More than 500 demonstrators rallied outside Berlin’s Reinickendorf town hall on Saturday, April 4, to protest a party conference convened by Germany’s far-right National Democratic Party, NPD.
The demo was largely peaceful, but 3 people got detained
Police said the protests, attended mostly by leftist parties and trade unionists, were peaceful. Three demonstrators were detained.
"We will not allow the NPD to misuse this place with its disgusting ideology," said Green Party chairwoman Claudia Roth, standing in front of the town hall.
Further protests are expected after a regional administrative court ruled on Friday that the City of Berlin could not block the neo-Nazi group from holding its party convention in the Reinickendorf town hall.
NPD chairman, Udo Voigt, is facing a challenge from a deputy, Udo Pastoers, after the party was fined 2.5 million euros ($3.4 million) for filing incorrect financial statements. It has until next month to come up with the money.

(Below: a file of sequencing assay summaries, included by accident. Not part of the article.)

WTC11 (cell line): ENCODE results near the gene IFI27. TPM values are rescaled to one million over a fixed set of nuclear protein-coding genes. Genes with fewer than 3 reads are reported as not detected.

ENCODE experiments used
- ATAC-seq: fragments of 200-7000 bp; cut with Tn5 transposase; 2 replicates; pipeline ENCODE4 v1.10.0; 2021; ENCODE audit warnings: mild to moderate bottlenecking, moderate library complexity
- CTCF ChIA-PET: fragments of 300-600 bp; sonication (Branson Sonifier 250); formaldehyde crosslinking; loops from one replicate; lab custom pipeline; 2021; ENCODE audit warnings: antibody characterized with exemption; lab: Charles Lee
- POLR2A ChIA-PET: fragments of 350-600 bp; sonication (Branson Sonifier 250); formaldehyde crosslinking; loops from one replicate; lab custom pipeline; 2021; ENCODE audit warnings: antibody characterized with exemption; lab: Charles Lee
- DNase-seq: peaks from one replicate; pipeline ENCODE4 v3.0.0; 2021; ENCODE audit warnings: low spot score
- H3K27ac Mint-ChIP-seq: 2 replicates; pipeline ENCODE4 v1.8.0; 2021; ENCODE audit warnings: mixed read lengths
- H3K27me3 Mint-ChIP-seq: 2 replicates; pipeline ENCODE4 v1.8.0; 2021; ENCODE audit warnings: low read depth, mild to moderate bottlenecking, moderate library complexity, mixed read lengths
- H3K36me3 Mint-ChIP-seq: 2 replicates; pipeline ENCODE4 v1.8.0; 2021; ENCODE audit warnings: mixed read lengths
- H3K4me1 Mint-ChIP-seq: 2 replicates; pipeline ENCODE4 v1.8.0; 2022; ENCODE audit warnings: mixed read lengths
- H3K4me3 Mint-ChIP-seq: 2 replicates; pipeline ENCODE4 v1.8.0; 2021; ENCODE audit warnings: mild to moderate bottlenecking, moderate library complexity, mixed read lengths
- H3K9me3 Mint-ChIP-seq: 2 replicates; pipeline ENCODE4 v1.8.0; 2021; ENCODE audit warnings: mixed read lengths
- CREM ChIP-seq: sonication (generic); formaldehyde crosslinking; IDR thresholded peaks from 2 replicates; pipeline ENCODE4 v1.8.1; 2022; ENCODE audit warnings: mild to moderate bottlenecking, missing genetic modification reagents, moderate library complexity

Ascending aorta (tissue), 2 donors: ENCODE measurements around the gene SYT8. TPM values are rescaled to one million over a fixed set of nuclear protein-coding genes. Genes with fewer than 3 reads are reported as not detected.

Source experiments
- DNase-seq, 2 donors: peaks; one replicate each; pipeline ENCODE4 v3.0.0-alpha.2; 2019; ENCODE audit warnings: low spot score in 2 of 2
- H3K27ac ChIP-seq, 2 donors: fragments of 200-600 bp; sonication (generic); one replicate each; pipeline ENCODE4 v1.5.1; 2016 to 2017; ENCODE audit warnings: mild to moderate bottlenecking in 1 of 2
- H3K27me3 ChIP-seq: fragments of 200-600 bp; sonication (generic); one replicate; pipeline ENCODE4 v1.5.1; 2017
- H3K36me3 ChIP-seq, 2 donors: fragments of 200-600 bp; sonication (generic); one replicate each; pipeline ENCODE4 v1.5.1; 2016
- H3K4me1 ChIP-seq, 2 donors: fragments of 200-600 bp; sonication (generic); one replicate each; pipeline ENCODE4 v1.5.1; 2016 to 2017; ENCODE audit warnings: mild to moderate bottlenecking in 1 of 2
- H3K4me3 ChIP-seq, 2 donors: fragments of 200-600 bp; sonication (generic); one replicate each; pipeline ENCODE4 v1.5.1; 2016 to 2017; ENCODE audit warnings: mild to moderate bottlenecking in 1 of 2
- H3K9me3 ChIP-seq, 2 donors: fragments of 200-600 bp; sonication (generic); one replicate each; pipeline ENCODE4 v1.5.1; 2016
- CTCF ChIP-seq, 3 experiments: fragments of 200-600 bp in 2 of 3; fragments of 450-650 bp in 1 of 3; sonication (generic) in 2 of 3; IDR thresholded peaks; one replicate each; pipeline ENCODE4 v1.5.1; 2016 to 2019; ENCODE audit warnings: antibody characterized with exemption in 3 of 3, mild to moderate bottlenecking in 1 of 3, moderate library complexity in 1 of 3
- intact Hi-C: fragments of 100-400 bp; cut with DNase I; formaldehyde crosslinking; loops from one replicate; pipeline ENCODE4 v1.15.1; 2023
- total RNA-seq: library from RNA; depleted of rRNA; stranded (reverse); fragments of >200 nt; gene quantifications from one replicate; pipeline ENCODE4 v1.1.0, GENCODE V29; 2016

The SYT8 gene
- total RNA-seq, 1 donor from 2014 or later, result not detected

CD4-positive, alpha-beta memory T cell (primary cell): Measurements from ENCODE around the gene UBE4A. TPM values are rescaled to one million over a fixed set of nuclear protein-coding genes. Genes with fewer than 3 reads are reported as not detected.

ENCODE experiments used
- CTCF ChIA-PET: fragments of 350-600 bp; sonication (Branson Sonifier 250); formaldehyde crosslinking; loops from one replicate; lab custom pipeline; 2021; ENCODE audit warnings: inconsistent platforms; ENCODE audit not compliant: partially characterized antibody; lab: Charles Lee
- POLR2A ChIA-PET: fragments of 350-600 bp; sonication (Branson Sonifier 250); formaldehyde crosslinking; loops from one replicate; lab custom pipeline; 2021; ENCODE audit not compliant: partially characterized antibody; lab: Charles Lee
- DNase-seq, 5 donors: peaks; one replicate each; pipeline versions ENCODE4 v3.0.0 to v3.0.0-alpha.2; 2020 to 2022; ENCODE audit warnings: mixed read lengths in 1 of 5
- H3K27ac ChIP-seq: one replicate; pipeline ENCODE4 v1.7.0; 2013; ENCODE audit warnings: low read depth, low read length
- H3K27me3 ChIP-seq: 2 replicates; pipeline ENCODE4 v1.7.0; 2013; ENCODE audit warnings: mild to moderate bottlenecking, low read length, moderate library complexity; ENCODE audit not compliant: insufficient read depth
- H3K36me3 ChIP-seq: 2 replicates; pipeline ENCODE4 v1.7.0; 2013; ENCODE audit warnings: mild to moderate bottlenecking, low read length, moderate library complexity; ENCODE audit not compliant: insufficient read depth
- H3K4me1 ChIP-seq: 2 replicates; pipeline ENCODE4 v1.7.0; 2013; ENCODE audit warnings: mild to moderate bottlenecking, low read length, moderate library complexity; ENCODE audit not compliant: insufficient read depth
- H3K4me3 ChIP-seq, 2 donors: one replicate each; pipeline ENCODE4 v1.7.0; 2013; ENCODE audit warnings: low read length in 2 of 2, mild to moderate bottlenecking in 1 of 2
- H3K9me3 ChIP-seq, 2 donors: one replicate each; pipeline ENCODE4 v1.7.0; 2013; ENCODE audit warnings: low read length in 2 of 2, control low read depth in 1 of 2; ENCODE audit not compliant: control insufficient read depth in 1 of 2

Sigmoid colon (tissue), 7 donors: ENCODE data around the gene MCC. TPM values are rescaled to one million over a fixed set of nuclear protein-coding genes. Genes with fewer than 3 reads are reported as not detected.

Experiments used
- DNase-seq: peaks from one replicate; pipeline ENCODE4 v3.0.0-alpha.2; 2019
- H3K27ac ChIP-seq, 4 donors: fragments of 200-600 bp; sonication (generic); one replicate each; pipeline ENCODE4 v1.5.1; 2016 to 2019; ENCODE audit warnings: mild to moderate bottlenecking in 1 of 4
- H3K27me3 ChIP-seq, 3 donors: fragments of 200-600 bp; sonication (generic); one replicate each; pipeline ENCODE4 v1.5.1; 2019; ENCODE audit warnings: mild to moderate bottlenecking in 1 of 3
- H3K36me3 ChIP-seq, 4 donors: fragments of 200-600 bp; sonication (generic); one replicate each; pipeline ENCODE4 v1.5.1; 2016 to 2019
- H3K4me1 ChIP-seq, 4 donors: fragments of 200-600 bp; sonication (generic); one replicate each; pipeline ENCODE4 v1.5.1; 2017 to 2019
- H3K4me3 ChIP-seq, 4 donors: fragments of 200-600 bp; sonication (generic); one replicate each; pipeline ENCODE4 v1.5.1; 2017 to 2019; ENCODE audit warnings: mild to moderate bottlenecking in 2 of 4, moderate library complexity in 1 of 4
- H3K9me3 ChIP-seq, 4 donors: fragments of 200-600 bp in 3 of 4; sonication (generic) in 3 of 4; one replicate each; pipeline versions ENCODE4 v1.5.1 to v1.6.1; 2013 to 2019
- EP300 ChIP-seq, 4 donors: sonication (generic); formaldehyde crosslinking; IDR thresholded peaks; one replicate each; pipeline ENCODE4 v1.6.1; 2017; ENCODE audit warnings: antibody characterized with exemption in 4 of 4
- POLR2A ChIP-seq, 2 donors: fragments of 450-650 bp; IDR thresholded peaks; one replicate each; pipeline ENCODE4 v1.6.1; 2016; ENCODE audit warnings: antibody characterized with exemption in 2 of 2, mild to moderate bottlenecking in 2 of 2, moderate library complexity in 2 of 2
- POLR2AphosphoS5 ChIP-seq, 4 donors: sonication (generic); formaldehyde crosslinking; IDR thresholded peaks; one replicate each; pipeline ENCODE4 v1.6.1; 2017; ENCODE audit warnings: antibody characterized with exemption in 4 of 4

Although in dire financial straits, political observers believe the far-right party will not collapse. The NPD has made gains in regional elections and counts some 7,000 members.
Last year, it took seats on every local council it contested in the eastern state of Saxony and won more than 25 percent of the vote in a neo-Nazi stronghold near the Czech border.
An attempt to ban the party failed in 2003, but there have been a number of appeals to explore that option once again.
Protests in favor of preservation of Istanbul's Gezi Park snowballed into a movement of resistance against Prime Minister Erdogan in 2013. The "spirit of Gezi" could play a key role in Turkey's parliamentary elections.
A US investigator has said he is "fairly confident" of further FIFA indictments. Despite an unraveling corruption controversy, organization members overwhelmingly re-elected President Sepp Blatter on Friday.
UEFA's head has congratulated the runner-up in the vote for FIFA president without mentioning the winner: Sepp Blatter. Jordan's Prince Ali bin al-Hussein dropped out of the running after losing the vote’s first round.